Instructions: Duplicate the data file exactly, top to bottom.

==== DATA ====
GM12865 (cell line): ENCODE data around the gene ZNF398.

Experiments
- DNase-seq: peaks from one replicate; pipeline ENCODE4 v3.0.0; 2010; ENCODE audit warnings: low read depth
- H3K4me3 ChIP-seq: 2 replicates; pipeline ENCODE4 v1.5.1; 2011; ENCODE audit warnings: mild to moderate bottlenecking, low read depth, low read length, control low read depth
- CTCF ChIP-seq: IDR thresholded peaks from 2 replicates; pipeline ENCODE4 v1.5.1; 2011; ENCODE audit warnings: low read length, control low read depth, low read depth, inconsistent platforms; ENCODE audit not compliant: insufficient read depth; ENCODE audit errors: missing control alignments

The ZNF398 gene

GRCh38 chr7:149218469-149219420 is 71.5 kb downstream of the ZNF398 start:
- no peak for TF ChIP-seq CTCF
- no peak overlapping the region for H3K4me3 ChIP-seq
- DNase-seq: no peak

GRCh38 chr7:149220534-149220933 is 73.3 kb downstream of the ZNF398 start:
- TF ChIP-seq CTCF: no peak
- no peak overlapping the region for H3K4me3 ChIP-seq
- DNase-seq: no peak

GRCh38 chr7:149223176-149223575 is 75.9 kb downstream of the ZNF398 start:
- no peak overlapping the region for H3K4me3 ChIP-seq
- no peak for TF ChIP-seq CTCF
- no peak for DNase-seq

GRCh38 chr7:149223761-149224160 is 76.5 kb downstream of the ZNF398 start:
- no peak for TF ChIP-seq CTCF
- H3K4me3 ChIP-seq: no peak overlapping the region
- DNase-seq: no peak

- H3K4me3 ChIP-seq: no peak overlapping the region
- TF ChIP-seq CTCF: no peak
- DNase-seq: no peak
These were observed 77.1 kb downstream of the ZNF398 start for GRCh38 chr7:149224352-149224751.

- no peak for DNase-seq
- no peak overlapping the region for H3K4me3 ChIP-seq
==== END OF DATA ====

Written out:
GM12865 (cell line): ENCODE data around the gene ZNF398.

Experiments
- DNase-seq: peaks from one replicate; pipeline ENCODE4 v3.0.0; 2010; ENCODE audit warnings: low read depth
- H3K4me3 ChIP-seq: 2 replicates; pipeline ENCODE4 v1.5.1; 2011; ENCODE audit warnings: mild to moderate bottlenecking, low read depth, low read length, control low read depth
- CTCF ChIP-seq: IDR thresholded peaks from 2 replicates; pipeline ENCODE4 v1.5.1; 2011; ENCODE audit warnings: low read length, control low read depth, low read depth, inconsistent platforms; ENCODE audit not compliant: insufficient read depth; ENCODE audit errors: missing control alignments

The ZNF398 gene

GRCh38 chr7:149218469-149219420 is 71.5 kb downstream of the ZNF398 start:
- no peak for TF ChIP-seq CTCF
- no peak overlapping the region for H3K4me3 ChIP-seq
- DNase-seq: no peak

GRCh38 chr7:149220534-149220933 is 73.3 kb downstream of the ZNF398 start:
- TF ChIP-seq CTCF: no peak
- no peak overlapping the region for H3K4me3 ChIP-seq
- DNase-seq: no peak

GRCh38 chr7:149223176-149223575 is 75.9 kb downstream of the ZNF398 start:
- no peak overlapping the region for H3K4me3 ChIP-seq
- no peak for TF ChIP-seq CTCF
- no peak for DNase-seq

GRCh38 chr7:149223761-149224160 is 76.5 kb downstream of the ZNF398 start:
- no peak for TF ChIP-seq CTCF
- H3K4me3 ChIP-seq: no peak overlapping the region
- DNase-seq: no peak

- H3K4me3 ChIP-seq: no peak overlapping the region
- TF ChIP-seq CTCF: no peak
- DNase-seq: no peak
These were observed 77.1 kb downstream of the ZNF398 start for GRCh38 chr7:149224352-149224751.

- no peak for DNase-seq
- no peak overlapping the region for H3K4me3 ChIP-seq